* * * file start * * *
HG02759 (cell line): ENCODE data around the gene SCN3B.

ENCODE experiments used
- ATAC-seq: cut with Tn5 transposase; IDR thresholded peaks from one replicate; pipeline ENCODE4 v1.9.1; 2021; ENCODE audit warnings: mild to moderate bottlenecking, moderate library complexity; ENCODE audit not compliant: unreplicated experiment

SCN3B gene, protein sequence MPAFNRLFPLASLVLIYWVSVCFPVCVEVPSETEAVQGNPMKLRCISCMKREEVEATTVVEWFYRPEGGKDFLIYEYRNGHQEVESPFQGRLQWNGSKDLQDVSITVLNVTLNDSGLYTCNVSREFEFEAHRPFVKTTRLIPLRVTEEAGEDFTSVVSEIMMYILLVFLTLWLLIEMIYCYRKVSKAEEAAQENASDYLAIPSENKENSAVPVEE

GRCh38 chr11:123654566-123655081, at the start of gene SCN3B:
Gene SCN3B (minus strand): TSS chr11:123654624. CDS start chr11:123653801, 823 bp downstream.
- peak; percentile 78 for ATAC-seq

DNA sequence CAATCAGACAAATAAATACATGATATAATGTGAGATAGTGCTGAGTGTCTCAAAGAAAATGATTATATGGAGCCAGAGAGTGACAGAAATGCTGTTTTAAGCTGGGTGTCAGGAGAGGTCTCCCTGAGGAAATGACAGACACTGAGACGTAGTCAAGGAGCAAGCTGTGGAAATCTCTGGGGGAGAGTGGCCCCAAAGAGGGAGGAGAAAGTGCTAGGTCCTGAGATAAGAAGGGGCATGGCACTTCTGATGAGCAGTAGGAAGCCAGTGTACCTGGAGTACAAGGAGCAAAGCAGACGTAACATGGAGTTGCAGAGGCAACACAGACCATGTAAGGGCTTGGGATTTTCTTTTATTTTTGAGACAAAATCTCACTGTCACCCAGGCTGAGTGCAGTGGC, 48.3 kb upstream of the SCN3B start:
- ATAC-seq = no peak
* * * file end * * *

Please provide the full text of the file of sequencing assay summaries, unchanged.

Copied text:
HG02759 (cell line): ENCODE data around the gene SCN3B.

ENCODE experiments used
- ATAC-seq: cut with Tn5 transposase; IDR thresholded peaks from one replicate; pipeline ENCODE4 v1.9.1; 2021; ENCODE audit warnings: mild to moderate bottlenecking, moderate library complexity; ENCODE audit not compliant: unreplicated experiment

SCN3B gene, protein sequence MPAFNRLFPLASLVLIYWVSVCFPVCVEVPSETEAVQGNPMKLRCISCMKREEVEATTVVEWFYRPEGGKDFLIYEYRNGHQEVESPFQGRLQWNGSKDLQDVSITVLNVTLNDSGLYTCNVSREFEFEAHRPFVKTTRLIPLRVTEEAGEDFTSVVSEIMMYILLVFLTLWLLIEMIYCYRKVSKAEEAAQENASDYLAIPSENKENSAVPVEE

GRCh38 chr11:123654566-123655081, at the start of gene SCN3B:
Gene SCN3B (minus strand): TSS chr11:123654624. CDS start chr11:123653801, 823 bp downstream.
- peak; percentile 78 for ATAC-seq

DNA sequence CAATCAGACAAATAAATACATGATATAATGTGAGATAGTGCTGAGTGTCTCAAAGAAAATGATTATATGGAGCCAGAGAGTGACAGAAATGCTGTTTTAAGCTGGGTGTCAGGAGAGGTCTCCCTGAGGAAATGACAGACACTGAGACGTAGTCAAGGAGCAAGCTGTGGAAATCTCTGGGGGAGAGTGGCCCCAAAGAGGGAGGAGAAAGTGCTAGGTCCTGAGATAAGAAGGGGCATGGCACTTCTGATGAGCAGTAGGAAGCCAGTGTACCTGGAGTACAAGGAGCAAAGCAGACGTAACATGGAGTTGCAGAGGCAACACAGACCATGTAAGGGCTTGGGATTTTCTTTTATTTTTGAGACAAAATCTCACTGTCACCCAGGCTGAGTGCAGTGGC, 48.3 kb upstream of the SCN3B start:
- ATAC-seq = no peak